New Graphic Highlights Strength of Consumer Protections in Draft Bill
WASHINGTON, DC – The House Subcommittee on Communications and Technology and the Senate Committee on Commerce, Science, and Transportation yesterday held hearings on draft legislation to protect consumers and the Internet.
“We have a duty to those who use the Internet, those who manage the Internet and those who build the Internet to provide legal certainty, consumer protection and clarity for investment. What we are offering is a solution that will bring to an end the loop of litigation and legal gymnastics that has flowed from FCC attempts to shoehorn the policy it wants to fit the authority that it has,” said Communications and Technology Subcommittee Chairman Greg Walden (R-OR). “This draft legislative proposal represents our good faith effort to end the net neutrality debate before it goes to court again.”
“Yesterday’s proceedings yielded optimism that there are members on both sides of the aisle who see and support a role for Congress to set a workable long term policy to protect an open Internet. I look forward to continuing to work with my ranking Member Senator Bill Nelson, all the members of the Commerce Committee, and my friends in the House to find a solution that brings certainty to consumers and job creators,” added Senate Committee on Commerce, Science, and Transportation Committee Chairman John Thune (R-SD).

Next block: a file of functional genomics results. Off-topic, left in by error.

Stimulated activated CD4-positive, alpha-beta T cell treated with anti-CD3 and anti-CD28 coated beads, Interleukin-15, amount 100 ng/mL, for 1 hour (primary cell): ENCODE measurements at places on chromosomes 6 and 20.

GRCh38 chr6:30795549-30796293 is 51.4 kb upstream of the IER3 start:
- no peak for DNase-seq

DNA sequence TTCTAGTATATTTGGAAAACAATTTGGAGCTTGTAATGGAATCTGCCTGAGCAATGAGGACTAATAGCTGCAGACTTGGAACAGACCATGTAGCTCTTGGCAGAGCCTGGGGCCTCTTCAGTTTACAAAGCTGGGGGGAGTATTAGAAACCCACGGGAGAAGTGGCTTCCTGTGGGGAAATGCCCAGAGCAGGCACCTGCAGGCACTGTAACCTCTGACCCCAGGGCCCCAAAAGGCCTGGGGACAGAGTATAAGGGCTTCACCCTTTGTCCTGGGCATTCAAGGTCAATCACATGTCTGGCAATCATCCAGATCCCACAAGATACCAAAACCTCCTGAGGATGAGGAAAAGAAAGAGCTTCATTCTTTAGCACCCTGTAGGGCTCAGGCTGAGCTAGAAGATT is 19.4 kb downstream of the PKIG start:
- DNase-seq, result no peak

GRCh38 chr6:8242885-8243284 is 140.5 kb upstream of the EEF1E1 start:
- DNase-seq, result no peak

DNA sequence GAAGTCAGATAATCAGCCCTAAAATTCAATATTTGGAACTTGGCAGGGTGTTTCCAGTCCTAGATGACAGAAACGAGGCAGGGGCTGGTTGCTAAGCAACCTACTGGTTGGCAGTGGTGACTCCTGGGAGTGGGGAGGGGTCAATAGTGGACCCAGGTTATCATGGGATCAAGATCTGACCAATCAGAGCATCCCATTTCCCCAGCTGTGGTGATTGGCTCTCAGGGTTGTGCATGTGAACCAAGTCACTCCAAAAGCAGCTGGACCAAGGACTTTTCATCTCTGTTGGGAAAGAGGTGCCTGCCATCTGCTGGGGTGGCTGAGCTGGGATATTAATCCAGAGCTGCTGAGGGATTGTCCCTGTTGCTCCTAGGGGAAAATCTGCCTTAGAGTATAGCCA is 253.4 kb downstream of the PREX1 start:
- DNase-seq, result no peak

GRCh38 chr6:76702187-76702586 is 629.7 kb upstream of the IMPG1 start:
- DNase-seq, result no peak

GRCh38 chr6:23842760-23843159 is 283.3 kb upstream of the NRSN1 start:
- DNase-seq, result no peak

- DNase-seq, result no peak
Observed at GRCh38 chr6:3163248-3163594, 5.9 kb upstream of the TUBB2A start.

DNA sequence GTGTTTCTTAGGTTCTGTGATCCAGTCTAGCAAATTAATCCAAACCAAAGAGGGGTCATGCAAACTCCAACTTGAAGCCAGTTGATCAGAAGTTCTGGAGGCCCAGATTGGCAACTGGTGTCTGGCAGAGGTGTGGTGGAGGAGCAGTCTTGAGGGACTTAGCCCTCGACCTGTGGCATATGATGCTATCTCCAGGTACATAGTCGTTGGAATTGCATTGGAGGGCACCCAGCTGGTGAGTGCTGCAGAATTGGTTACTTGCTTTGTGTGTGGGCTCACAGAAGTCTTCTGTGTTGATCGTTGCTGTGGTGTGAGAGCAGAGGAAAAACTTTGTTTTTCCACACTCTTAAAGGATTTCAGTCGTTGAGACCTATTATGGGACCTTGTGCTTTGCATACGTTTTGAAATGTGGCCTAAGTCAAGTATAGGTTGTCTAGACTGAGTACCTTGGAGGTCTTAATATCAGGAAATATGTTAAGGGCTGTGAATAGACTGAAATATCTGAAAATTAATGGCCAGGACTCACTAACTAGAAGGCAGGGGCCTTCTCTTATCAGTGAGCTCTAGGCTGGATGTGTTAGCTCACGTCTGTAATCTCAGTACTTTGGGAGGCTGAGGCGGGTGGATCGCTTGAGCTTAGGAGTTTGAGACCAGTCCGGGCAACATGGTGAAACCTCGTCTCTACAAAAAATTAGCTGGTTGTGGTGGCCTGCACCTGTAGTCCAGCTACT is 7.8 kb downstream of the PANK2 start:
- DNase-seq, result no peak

The proposal provides clear rules of the road and guarantees that Internet users will continue to be the decision makers for the content they want, while ensuring that innovation and investment continue to fuel the robust future of the Internet. Most importantly, this legislation avoids lengthy court battles that would surely come from the FCC’s controversial regulation proposal
The above graphic highlights how the House and Senate draft proposal meets and exceeds the consumer protections included in previous proposals to advance the shared goals of an Open Internet
Click here to read the draft legislation.
Click here for more information, including an archived webcast, from the House Subcommittee on Communications and Technology hearing.
Click here for more information, including an archived webcast, from the Senate Committee on Commerce, Science, and Transportation hearing.